Welcome back to work, everybody. In this issue of The Loop, Spencer West LLP’s Immigration Law Partner Samar Shams explains the expansion of the Shortage Occupation List in the changes to the Immigration Rules published on 9 September 2019.
Businesses holding sponsor licences are no longer required to advertise tech, engineering, medical and creative roles before sponsoring skilled non-EEA nationals.
Advertising and the shortage occupation list
Sponsors filling roles on the shortage occupation list do not have to fulfil the Resident Labour Market Test, to show that no UK settled workers are available to fill the role, before hiring non-EEA nationals. The government recognises that the resident labour supply is inadequate for roles it includes on the list.
How will sponsorship be easier?
The change will make a big difference to a lot of sponsors because the Resident Labour Market Test requirement is onerous. The test is most commonly satisfied by advertising a vacancy on the Find a Job service website and at least one other website. The advertisements have to run for at least 28 days. Together with other complex timing requirements, the advertising process can slow down a hiring process and adversely affect business plans. Sponsors are also required to keep meticulous, particular documentation of the advertising and of the recruitment process in general.
Note that inclusion on the shortage occupation list does not exempt a sponsor from having to request a restricted Certificate of Sponsorship where required.
When does the change take effect?
For roles added to the Shortage Occupation List, where a sponsor assigns a certificate of sponsorship on or after 6 October 2019, they will not have to advertise the roles.
Which jobs are being added to the list?
The shortage occupation list is organised by Standard Occupational Codes. Each code has an identifying number and title, and includes example job tasks, related job titles and minimum salary rates. Sponsors must match the role they would like to fill with the most appropriate Standard Occupational Code. For some Standard Occupational Codes, all roles they cover have been added to the Shortage Occupation List; for other Standard Occupational Codes, only some of the roles that fall within the code qualify as shortage occupation roles.
- All roles falling under Standard Occupational Classification code ‘2135 IT business analysts, architects and systems designers’
- All roles under ‘2136 Programmers and software development professionals’
- All roles under ‘2137 Web design and development professionals’; and
- Cyber security specialists, who fall under ‘2139 Information technology and communications professionals not elsewhere classified’.
From 6 October 2019, sponsors will not have to participate in the digital technology scheme in order to sponsor non-EEA nationals to work in the above roles.
Engineering roles relevant to several industries including construction and manufacturing are on the revised Shortage Occupation List. All roles falling under the Standard Occupational Codes for civil, mechanical, electrical, electronics, design and development, and production and process engineers are included. Do not worry if the engineer your business needs to sponsor does not fall within one of those categories. ‘Engineering professionals not elsewhere classified’ are included on the revised list too.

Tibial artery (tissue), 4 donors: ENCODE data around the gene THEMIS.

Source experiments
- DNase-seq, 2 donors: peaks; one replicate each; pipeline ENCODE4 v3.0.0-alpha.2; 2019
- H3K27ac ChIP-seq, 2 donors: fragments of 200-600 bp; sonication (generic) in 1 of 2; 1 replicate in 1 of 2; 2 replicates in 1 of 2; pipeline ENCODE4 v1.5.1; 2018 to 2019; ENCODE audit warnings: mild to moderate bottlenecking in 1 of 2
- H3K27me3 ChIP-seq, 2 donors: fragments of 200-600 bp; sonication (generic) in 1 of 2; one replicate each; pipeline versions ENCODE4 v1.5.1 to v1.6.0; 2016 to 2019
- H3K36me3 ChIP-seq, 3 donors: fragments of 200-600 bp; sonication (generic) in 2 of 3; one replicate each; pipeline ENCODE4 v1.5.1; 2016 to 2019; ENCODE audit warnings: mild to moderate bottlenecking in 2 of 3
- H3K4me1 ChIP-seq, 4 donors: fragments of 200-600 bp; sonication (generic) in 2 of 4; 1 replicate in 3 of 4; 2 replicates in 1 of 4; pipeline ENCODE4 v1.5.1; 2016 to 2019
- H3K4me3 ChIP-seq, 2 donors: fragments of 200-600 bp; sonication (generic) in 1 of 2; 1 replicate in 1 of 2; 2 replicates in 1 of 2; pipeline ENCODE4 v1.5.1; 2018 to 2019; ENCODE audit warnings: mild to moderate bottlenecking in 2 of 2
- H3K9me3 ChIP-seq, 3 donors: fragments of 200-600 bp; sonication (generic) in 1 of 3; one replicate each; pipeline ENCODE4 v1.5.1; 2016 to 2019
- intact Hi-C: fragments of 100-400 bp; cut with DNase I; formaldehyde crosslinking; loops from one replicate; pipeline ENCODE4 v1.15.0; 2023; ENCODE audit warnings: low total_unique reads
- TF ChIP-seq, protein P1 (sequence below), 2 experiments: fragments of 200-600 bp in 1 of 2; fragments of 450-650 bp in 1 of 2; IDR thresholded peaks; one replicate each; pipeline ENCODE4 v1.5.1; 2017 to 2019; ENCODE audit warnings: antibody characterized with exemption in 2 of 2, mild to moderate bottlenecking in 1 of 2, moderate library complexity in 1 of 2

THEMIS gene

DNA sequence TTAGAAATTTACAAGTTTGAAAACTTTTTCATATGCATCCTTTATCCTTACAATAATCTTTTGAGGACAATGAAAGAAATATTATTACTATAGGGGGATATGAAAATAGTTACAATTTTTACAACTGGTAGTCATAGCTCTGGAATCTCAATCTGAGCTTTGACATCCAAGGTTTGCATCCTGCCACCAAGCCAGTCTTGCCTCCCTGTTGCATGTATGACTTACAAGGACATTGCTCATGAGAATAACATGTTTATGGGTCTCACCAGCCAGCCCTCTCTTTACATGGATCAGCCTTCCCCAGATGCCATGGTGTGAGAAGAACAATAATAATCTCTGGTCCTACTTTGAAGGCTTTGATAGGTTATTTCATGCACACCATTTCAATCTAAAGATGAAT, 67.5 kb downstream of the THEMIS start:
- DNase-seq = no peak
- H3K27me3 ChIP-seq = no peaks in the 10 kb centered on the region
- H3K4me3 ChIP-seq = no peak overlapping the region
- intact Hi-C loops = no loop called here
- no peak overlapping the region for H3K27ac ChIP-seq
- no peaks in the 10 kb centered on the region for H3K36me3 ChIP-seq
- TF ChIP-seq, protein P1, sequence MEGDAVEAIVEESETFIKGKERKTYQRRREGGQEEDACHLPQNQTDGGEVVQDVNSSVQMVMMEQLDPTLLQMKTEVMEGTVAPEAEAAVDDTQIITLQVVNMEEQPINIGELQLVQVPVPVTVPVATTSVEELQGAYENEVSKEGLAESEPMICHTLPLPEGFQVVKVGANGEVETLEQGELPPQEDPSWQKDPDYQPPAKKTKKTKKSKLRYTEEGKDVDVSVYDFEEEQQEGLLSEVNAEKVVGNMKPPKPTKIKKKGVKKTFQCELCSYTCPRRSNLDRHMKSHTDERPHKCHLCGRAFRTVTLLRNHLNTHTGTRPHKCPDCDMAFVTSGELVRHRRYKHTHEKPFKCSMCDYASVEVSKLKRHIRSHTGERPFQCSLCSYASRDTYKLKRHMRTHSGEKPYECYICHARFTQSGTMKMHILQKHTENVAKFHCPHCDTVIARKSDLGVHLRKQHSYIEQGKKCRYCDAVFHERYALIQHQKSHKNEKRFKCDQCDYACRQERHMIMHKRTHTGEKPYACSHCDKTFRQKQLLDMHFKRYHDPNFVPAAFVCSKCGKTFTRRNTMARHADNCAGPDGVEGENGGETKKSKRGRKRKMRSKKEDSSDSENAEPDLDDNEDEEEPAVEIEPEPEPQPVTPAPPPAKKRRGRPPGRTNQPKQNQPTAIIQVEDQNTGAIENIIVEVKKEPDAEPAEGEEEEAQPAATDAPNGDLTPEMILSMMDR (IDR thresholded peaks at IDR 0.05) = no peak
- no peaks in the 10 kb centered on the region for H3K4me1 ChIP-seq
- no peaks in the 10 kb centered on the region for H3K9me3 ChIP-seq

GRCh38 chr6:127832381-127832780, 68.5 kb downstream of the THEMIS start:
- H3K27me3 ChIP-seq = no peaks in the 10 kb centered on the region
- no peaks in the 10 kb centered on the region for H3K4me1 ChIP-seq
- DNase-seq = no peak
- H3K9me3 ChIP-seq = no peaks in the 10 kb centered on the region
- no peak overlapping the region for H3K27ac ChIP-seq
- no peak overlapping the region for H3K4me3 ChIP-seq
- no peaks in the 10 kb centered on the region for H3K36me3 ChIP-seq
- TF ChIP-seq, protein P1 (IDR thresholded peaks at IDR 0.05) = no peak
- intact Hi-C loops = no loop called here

Also relevant for the construction industry is the inclusion of the Standard Occupational Classification code for Architects and certain roles in the construction-related ground engineering industry. Quantity surveyors are on the revised list too.
Medical, veterinary and therapist roles
The following roles are included on the revised Shortage Occupation List:
- All roles falling under Standard Occupational Code ‘2211 Medical practitioners’, which includes doctors such as general practitioners and surgeons;
- All psychologists;
- All medical Radiographers;
- All paramedics;
- All veterinarians;
- All occupational therapists; and
- All speech and language therapists.
Nurses are already included on the Shortage Occupation List and are maintained on the revised list.
All roles falling under the Standard Occupational Classification Code for Artists are included. Artist roles are categorised as being at a lower skill level than is usually required for sponsorship. However, inclusion on the Shortage Occupation List affords sponsors an exemption from the skill requirement. Illustrators and restorers can be sponsored under this code.
Other creative jobs added to the list are graphic designers and arts officers, producers and directors.
Apply for a sponsor licence, or keep the one you have
The above changes to the Immigration Rules, together with the possibility that EEA nationals will fall under the same sponsorship system, mean that it is good time for a business to apply for a licence to sponsor skilled workers from overseas.
A business that already sponsors workers might want to review its compliance with sponsorship requirements.
A sponsor licence is more and more vital to employers having difficulties accessing the talent they need. Please do not hesitate to get in touch with Samar at email@example.com if you have questions about sponsorship.
Article written by:
Samar Shams is a Partner Solicitor at Spencer West. She specialises in corporate & commercial immigration, sponsorship of skilled workers, spousal applications, entrepreneur and investor routes, citizenship and global mobility.
Partner - Immigration and Global Mobility
+44 (0)20 7925 8080
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